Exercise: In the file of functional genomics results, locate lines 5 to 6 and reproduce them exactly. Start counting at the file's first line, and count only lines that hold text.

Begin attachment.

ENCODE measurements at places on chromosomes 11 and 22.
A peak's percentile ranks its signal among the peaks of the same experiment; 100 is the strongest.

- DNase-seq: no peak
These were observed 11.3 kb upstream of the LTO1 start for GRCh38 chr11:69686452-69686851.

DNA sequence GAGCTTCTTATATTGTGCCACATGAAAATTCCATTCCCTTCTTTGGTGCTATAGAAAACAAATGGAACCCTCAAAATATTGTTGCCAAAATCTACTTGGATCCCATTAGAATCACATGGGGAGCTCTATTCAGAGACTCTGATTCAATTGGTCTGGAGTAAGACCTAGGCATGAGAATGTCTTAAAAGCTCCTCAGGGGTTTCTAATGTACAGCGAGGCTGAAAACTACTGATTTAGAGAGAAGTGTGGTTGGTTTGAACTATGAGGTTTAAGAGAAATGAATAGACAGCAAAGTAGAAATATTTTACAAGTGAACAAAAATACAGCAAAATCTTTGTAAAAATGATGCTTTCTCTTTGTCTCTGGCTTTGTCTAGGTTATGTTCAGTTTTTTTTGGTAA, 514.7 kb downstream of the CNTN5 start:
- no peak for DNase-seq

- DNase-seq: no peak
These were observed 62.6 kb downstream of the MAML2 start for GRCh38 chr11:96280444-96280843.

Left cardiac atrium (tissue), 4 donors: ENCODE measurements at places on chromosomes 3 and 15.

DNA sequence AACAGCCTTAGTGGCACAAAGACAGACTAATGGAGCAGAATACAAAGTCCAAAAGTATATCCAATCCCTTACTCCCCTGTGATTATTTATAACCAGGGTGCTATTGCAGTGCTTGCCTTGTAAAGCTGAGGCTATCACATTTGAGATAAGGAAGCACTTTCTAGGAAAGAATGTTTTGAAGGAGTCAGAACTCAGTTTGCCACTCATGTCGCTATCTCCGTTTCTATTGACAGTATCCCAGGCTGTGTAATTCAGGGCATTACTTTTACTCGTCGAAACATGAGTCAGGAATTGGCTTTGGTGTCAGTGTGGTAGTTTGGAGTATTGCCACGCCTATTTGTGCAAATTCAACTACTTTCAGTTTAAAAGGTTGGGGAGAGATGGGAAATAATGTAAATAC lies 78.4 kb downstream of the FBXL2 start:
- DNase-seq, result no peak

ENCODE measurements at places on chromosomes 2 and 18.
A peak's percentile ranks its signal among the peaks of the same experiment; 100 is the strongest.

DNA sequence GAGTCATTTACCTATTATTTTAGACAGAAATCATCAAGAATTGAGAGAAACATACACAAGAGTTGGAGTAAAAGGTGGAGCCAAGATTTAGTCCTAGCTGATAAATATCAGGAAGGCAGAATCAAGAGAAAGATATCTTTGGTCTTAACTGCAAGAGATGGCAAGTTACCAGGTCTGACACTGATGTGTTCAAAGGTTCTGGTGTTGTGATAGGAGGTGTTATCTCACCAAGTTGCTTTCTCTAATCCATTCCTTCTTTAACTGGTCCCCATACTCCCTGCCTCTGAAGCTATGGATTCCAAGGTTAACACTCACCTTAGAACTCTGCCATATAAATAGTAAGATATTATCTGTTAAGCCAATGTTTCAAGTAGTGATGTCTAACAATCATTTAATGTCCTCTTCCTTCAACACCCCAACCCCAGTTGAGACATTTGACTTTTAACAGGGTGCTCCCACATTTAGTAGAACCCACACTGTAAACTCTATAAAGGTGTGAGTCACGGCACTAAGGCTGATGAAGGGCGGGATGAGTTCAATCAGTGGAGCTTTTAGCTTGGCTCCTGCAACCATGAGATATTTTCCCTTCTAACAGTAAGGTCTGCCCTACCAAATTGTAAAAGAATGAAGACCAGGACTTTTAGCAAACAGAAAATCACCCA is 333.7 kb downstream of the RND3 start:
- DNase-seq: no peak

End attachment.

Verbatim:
DNA sequence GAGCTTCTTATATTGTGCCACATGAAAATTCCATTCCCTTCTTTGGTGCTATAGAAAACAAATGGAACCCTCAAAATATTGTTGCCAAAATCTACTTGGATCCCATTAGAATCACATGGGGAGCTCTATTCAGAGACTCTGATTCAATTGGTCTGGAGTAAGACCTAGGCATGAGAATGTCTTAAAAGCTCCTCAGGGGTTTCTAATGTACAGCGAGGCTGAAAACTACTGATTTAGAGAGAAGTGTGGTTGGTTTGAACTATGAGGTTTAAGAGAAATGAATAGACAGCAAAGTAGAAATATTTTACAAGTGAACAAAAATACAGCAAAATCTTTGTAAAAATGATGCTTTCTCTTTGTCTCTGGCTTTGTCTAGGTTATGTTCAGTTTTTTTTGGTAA, 514.7 kb downstream of the CNTN5 start:
- no peak for DNase-seq